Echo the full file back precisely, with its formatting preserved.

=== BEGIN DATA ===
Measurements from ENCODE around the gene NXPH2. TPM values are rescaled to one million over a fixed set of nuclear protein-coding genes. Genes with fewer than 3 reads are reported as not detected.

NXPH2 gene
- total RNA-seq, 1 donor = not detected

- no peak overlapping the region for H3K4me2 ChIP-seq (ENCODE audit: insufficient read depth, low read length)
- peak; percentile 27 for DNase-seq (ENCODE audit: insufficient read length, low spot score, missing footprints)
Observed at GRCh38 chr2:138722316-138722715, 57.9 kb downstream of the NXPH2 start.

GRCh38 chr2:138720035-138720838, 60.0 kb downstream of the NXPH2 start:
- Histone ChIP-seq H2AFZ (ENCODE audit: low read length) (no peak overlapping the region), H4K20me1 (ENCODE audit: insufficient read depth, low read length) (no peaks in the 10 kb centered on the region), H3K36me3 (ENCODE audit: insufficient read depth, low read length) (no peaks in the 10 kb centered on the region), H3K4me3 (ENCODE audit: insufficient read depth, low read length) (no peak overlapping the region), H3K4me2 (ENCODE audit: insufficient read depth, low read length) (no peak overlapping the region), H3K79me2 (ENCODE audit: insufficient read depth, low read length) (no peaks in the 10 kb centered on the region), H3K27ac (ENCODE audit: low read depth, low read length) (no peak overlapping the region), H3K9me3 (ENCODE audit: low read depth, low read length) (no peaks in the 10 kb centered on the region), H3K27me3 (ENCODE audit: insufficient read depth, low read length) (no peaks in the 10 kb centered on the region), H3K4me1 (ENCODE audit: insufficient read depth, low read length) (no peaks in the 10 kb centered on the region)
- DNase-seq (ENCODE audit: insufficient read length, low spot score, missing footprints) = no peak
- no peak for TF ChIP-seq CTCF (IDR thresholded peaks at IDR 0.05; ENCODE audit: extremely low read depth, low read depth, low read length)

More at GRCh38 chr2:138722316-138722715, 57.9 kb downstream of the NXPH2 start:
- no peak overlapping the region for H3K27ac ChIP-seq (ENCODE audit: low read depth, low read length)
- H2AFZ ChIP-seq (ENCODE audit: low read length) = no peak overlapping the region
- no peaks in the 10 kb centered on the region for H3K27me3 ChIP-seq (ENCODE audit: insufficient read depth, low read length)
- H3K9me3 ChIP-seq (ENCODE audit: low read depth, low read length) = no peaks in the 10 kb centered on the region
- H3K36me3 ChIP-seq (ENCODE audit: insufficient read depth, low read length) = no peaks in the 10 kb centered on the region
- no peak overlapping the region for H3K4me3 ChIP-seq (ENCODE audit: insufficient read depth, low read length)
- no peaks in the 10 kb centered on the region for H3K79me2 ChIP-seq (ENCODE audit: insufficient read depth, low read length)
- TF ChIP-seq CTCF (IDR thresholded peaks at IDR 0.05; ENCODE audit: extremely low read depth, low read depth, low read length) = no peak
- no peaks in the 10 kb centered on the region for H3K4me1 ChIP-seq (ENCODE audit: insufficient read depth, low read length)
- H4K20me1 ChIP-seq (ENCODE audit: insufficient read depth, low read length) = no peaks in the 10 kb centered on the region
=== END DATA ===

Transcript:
Measurements from ENCODE around the gene NXPH2. TPM values are rescaled to one million over a fixed set of nuclear protein-coding genes. Genes with fewer than 3 reads are reported as not detected.

NXPH2 gene
- total RNA-seq, 1 donor = not detected

- no peak overlapping the region for H3K4me2 ChIP-seq (ENCODE audit: insufficient read depth, low read length)
- peak; percentile 27 for DNase-seq (ENCODE audit: insufficient read length, low spot score, missing footprints)
Observed at GRCh38 chr2:138722316-138722715, 57.9 kb downstream of the NXPH2 start.

GRCh38 chr2:138720035-138720838, 60.0 kb downstream of the NXPH2 start:
- Histone ChIP-seq H2AFZ (ENCODE audit: low read length) (no peak overlapping the region), H4K20me1 (ENCODE audit: insufficient read depth, low read length) (no peaks in the 10 kb centered on the region), H3K36me3 (ENCODE audit: insufficient read depth, low read length) (no peaks in the 10 kb centered on the region), H3K4me3 (ENCODE audit: insufficient read depth, low read length) (no peak overlapping the region), H3K4me2 (ENCODE audit: insufficient read depth, low read length) (no peak overlapping the region), H3K79me2 (ENCODE audit: insufficient read depth, low read length) (no peaks in the 10 kb centered on the region), H3K27ac (ENCODE audit: low read depth, low read length) (no peak overlapping the region), H3K9me3 (ENCODE audit: low read depth, low read length) (no peaks in the 10 kb centered on the region), H3K27me3 (ENCODE audit: insufficient read depth, low read length) (no peaks in the 10 kb centered on the region), H3K4me1 (ENCODE audit: insufficient read depth, low read length) (no peaks in the 10 kb centered on the region)
- DNase-seq (ENCODE audit: insufficient read length, low spot score, missing footprints) = no peak
- no peak for TF ChIP-seq CTCF (IDR thresholded peaks at IDR 0.05; ENCODE audit: extremely low read depth, low read depth, low read length)

More at GRCh38 chr2:138722316-138722715, 57.9 kb downstream of the NXPH2 start:
- no peak overlapping the region for H3K27ac ChIP-seq (ENCODE audit: low read depth, low read length)
- H2AFZ ChIP-seq (ENCODE audit: low read length) = no peak overlapping the region
- no peaks in the 10 kb centered on the region for H3K27me3 ChIP-seq (ENCODE audit: insufficient read depth, low read length)
- H3K9me3 ChIP-seq (ENCODE audit: low read depth, low read length) = no peaks in the 10 kb centered on the region
- H3K36me3 ChIP-seq (ENCODE audit: insufficient read depth, low read length) = no peaks in the 10 kb centered on the region
- no peak overlapping the region for H3K4me3 ChIP-seq (ENCODE audit: insufficient read depth, low read length)
- no peaks in the 10 kb centered on the region for H3K79me2 ChIP-seq (ENCODE audit: insufficient read depth, low read length)
- TF ChIP-seq CTCF (IDR thresholded peaks at IDR 0.05; ENCODE audit: extremely low read depth, low read depth, low read length) = no peak
- no peaks in the 10 kb centered on the region for H3K4me1 ChIP-seq (ENCODE audit: insufficient read depth, low read length)
- H4K20me1 ChIP-seq (ENCODE audit: insufficient read depth, low read length) = no peaks in the 10 kb centered on the region